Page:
Summertime in SE Michigan is painfully short, so I try to make the most of it while it lasts, reserving my hibernation-in-the-shack time for the seemingly endless winter months. There are days, though, when the humidity and, here in swamp country, the mosquitoes make outdoor activities somewhat unpleasant. So, I like to keep a few short-term projects in the queue for those occasions where I need to spend some time in the air conditioning.
My favorite mode is CW, and even though I'm a proud member of the SKCC (#3173), I don't mind admitting that I prefer using an electronic keyer. And, while I love my old AEA "Morse Machine", there's something inappropriate about using it with my homebrew rigs. I mean, if I can design and build my own SSB/CW transceivers, I damned well ought to be able to build a decent keyer, right?
Actually, I've done it before, but that one uses a microcontroller. It works fine, but I want to do something "Old School", using no ICs.
When I first started "noodling", my thought was to, basically, build a solid-state version of the old Hallicrafters HA-1 "TO Keyer", so I immersed myself in the manual until I understood what made it tick.
The concept is incredibly simple: The DITs are formed by an astable multivibrator, and the DAH's formed by "ORing" the output of the DIT circuit with that of a bistable multivibrator. Cool. That gives me a starting point, now to make it happen in silicon.
Actually, it's been done - Hallicrafters had their HA-4 and Heath had their HD-10, but I want to come up with my own circuit rather than copy someone else's. I also want to run this thing from a 9V battery, and both of the aforementioned designs require "split" positive and negative supplies. So, while there is going to be some similarity to these earlier designs - there's only so many ways to make a transistor multivibrator - this project won't be a clone.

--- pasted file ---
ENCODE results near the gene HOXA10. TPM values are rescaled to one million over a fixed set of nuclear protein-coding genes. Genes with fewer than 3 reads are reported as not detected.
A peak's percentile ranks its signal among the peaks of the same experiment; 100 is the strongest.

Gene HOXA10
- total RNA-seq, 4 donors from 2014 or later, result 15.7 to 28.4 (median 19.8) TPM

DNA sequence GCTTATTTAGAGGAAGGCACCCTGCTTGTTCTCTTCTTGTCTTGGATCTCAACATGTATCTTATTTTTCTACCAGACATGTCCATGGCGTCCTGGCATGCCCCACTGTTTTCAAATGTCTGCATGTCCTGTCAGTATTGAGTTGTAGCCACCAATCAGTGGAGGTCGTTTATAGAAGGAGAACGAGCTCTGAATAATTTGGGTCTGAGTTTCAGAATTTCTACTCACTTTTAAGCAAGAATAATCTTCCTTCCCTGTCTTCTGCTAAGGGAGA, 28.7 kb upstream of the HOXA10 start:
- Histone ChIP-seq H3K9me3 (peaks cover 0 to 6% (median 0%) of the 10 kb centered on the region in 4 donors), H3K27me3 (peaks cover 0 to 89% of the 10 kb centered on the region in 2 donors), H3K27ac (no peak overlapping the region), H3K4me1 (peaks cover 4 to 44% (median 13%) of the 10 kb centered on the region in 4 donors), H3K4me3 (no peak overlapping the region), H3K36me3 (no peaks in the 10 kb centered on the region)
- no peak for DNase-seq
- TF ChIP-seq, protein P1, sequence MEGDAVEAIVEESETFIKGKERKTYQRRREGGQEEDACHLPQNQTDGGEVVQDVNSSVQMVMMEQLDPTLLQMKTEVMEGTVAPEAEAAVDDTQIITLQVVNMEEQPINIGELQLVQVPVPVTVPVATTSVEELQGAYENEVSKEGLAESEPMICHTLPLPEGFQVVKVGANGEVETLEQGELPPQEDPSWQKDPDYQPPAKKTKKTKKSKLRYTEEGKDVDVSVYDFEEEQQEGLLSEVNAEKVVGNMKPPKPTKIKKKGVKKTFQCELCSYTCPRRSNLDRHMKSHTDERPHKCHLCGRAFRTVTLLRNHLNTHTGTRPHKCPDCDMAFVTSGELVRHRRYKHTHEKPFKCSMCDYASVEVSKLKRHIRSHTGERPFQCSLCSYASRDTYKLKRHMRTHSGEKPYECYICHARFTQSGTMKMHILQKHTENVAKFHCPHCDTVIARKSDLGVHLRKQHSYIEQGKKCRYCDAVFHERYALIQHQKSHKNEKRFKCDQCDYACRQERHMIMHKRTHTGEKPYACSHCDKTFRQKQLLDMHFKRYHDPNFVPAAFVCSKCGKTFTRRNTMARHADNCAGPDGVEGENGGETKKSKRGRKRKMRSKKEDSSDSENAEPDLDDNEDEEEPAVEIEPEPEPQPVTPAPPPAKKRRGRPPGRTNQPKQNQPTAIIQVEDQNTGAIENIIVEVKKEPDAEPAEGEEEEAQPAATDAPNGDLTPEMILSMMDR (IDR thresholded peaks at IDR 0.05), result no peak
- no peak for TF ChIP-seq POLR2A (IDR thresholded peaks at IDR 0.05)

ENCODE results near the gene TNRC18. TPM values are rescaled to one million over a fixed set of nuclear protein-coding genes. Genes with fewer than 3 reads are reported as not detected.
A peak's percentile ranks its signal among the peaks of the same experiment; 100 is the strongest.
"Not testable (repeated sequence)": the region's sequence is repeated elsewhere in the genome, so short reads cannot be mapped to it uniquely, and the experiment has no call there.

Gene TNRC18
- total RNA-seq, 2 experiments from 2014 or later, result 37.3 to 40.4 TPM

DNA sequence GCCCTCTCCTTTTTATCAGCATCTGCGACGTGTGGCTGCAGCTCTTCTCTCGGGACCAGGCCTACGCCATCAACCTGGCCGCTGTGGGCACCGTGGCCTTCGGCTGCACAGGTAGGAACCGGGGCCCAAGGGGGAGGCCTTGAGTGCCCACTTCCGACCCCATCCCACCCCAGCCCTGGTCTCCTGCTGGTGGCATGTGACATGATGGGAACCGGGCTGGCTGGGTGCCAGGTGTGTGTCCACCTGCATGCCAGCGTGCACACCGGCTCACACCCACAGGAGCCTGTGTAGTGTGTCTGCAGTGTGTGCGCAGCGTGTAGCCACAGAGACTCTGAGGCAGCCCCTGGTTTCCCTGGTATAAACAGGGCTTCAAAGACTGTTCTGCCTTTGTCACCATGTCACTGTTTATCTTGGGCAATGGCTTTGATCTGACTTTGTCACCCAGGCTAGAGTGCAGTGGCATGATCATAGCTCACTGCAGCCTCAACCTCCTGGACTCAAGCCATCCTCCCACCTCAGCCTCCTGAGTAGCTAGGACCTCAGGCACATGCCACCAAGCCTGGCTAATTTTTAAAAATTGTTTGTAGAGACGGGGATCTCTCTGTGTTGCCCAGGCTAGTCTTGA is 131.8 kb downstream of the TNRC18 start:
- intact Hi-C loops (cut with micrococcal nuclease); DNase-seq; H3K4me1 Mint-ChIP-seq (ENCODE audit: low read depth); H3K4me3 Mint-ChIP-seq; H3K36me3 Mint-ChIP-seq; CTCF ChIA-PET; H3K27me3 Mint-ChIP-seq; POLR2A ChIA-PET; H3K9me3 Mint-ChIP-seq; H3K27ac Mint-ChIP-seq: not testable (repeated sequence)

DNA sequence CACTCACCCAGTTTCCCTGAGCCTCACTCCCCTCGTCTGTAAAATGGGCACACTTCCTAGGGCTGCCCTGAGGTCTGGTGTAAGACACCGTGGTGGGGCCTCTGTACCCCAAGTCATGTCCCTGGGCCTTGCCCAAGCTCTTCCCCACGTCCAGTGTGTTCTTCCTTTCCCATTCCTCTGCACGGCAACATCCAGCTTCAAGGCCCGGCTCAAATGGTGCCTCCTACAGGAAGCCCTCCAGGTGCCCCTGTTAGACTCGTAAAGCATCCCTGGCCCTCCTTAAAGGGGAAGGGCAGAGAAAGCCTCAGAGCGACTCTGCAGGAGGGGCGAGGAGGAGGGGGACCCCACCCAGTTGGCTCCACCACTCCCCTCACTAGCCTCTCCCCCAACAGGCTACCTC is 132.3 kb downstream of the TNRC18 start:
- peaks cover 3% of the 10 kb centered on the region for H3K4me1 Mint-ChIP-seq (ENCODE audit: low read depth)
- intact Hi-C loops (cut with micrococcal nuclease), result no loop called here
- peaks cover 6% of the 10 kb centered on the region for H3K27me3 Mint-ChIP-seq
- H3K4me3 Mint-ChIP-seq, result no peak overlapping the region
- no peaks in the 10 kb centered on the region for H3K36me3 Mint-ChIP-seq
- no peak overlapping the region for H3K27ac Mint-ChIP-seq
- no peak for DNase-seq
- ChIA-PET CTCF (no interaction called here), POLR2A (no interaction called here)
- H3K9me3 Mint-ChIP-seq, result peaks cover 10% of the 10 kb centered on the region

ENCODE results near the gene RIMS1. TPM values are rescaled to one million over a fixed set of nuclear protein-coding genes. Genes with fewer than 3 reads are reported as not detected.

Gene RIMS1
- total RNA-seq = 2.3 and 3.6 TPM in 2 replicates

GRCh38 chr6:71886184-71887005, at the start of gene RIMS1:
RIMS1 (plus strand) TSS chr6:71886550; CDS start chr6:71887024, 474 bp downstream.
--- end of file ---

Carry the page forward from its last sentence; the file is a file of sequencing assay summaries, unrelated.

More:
I'm going to do something a bit different than I have in the past in that I'll post to this blog as I go, rather than waiting until the project is complete to do a "wrap-up" series. Because of this, there are bound to be some mistakes along the way, but that's part of the fun, right?
Anyway, might as well start with the easy part: the DIT circuit:
Transistors Q1 and Q2 form the astable multivibrator, which is essentially a free running oscillator that produces square waves by feeding the output of each transistor to the input of the other. The frequency and duty cycle are determined by C1, C2 and R1, R2 and R3. By using variable resistors for R2 and R3, we're able to vary the speed and weight (element to space ratio) from the front panel.
When the DIT key is open, transistor Q3 is turned-on through R8, which forces Q2 off by forcing it's base low. When the key is closed, Q3 is turned off, allowing Q2 to be turned on by Q1 and allowing the multivibrator to multivibrate.
R7's purpose in life is to create the "self-completing" dits by creating something of a "Wire OR" with the key input: If either the key OR the collector of Q2 are LOW, Q3 is turned on. So, if the key is opened halfway through a dit, Q2 will keep Q3 on until the dit is complete. Cool stuff, no?
This is what's running on the solderless breadboard pictured earlier - I'll be tweaking the timing resistor values as I move along, but this is a start...